| A Worthy Vacation Ender
Standard Route w/Manitou Incline—appx. 24 miles
Eric Dude and Jake Fox
The idea sprouted over a putrescent dinner of clam sauce marinated spaghetti on a hut trip this Christmas Eve Eve Eve:
“Dude, we need to do a mountain before you go back to school (Mizzou)….”
For three weeks Eric and I failed to coordinate our schedules—he couldn’t join me on my 14er trips, and I couldn’t join him on his ventures to Barr Camp and Monarch. Finally, the frustration becoming insufferable, I declaratively set a date—16 January—as the day we would summit a peak.
Dude and I hiked the Manitou Springs Incline on Monday morning and decided to attack Yale on Wednesday. However, as my car spun out into a geometrically-pleasing circle on Main Street, I realized that the snow tires that sit 8 months out of the year in the corner of the garage were indeed still in the corner of the garage; it probably would not be a wise decision to drive to BV, not to mention Denny Creek, in my car that couldn’t handle a flat asphalt road at 15 MPH. Therefore, we thought we’d stay local. Pikes it was.
I swung by Dude’s house and we took our first steps up the Incline around 0415. Temperature was an extremely pleasant 23 degrees (a friend claimed it was about minus 20 at the same time the day before…), which had us stripping layers all the way up the Incline. We left the ice axes (no regrets), snowshoes (no regrets), and trekking poles (eh, minor regrets) at home…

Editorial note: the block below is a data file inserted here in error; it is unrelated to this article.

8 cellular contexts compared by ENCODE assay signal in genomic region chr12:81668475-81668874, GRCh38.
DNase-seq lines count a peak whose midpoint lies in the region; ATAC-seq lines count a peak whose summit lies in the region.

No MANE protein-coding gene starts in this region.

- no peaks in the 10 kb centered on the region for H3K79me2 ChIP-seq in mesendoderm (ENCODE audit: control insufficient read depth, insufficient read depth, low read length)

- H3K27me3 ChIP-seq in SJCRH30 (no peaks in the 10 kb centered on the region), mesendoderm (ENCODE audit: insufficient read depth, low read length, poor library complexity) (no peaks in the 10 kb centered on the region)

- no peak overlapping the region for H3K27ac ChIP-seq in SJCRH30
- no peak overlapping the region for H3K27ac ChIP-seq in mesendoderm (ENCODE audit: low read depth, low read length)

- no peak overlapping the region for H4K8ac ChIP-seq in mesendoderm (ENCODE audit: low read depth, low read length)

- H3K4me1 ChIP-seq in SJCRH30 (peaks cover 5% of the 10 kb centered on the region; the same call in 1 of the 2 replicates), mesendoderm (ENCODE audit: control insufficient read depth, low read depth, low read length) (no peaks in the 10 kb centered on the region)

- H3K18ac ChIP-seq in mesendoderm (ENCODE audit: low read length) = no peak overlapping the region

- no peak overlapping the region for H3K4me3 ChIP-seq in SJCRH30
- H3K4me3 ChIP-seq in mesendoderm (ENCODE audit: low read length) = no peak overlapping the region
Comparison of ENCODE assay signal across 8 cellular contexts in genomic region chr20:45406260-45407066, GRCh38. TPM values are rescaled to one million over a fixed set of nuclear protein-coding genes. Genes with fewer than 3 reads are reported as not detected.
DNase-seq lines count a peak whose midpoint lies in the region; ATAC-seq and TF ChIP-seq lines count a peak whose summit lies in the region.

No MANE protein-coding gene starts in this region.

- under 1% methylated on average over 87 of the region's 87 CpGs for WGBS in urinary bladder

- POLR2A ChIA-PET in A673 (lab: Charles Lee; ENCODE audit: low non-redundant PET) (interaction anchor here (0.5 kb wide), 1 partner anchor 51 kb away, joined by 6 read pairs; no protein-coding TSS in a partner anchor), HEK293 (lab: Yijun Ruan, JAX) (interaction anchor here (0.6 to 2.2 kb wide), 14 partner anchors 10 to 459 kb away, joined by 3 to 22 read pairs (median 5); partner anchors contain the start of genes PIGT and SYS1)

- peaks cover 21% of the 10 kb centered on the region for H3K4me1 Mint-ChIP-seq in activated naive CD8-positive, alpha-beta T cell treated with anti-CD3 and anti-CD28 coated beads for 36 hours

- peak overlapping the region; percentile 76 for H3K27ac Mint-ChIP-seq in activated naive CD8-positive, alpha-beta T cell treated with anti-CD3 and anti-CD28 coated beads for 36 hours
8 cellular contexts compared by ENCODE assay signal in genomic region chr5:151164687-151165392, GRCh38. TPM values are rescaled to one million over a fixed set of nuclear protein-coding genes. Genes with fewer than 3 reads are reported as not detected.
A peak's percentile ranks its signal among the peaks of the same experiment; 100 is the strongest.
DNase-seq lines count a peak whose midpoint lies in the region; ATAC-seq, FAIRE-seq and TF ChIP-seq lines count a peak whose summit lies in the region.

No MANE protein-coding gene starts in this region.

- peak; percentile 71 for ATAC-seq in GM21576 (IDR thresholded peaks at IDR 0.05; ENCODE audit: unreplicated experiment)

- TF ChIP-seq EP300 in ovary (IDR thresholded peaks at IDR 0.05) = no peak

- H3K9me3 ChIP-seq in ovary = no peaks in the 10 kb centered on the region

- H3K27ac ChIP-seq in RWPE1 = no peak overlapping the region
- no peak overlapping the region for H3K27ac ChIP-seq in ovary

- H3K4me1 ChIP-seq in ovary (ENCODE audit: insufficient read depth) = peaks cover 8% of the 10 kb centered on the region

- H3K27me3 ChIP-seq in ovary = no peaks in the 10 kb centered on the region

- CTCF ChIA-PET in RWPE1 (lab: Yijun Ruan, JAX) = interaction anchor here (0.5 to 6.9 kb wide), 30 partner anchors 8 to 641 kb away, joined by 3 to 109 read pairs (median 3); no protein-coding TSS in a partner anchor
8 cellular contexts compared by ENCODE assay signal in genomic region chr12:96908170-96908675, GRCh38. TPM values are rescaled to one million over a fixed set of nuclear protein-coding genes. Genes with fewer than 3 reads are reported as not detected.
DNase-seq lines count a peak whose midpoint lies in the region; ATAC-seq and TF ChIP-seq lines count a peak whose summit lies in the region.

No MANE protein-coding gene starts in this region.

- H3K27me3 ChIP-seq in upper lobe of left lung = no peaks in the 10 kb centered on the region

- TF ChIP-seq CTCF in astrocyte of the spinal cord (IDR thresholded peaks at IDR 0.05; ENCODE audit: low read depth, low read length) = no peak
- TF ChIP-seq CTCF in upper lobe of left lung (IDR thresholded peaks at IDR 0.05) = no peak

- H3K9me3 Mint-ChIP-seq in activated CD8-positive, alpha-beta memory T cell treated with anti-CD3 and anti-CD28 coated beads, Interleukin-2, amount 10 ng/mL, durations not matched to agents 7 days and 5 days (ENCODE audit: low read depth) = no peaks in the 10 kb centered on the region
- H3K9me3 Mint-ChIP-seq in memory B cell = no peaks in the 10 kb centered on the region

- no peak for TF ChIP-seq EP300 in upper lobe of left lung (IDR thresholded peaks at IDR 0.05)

Note: Dear reader, if this watch looks like the watch you dropped on Quandary a few weeks ago, please PM me… I usually do not hike mountains with an Oreo cookie strapped to my wrist, but your compass/barometer/altimeter/timekeeper served me well once I offset its weight with a rock in my opposing hand.
The Incline had a bit of slippery packed snow, but otherwise it wasn’t particularly noteworthy. Plus, higher temperatures and high traffic yesterday might have improved the climb…
Dude on top of the Incline
Together, the tranquil glimmer of starlight, our lonely footsteps amidst the serenity of the insurmountable forest, and the diarrhetic French roast invigorating my consciousness (and intestines) amalgamated into a peculiar intellectual setting. Eric and I discussed Classical philosophy, exchanged existential riddles, debated the political contributions of an amoral Machiavelli, a Republican Plato, and the Post-Tsar Leninists, and then applied these principles to our own nation. We solved the debt crisis, the gun crisis; crises that have not yet arisen (but in the wisdom of our conglomerate prudence probably will), we solved. Then, as we began to shift gears into our multifarious literary lusts—Kafka’s The Trial, Hugo’s Les Mis, Voltaire, Tolstoy, Solzhenitsyn, Charlotte Bronte (not!)—we reached Barr Camp at approximately 0630. We lurked around the cabin for a few minutes to see if anyone was awake (which they were not), satisfied some necessary biological functions in the outhouse, and continued up the trail. Our dialectics came to an end with Hemingway’s The Snows of Kilimanjaro, which reminded us that we were indeed hiking a mountain, as well as my need to munch down a poptart.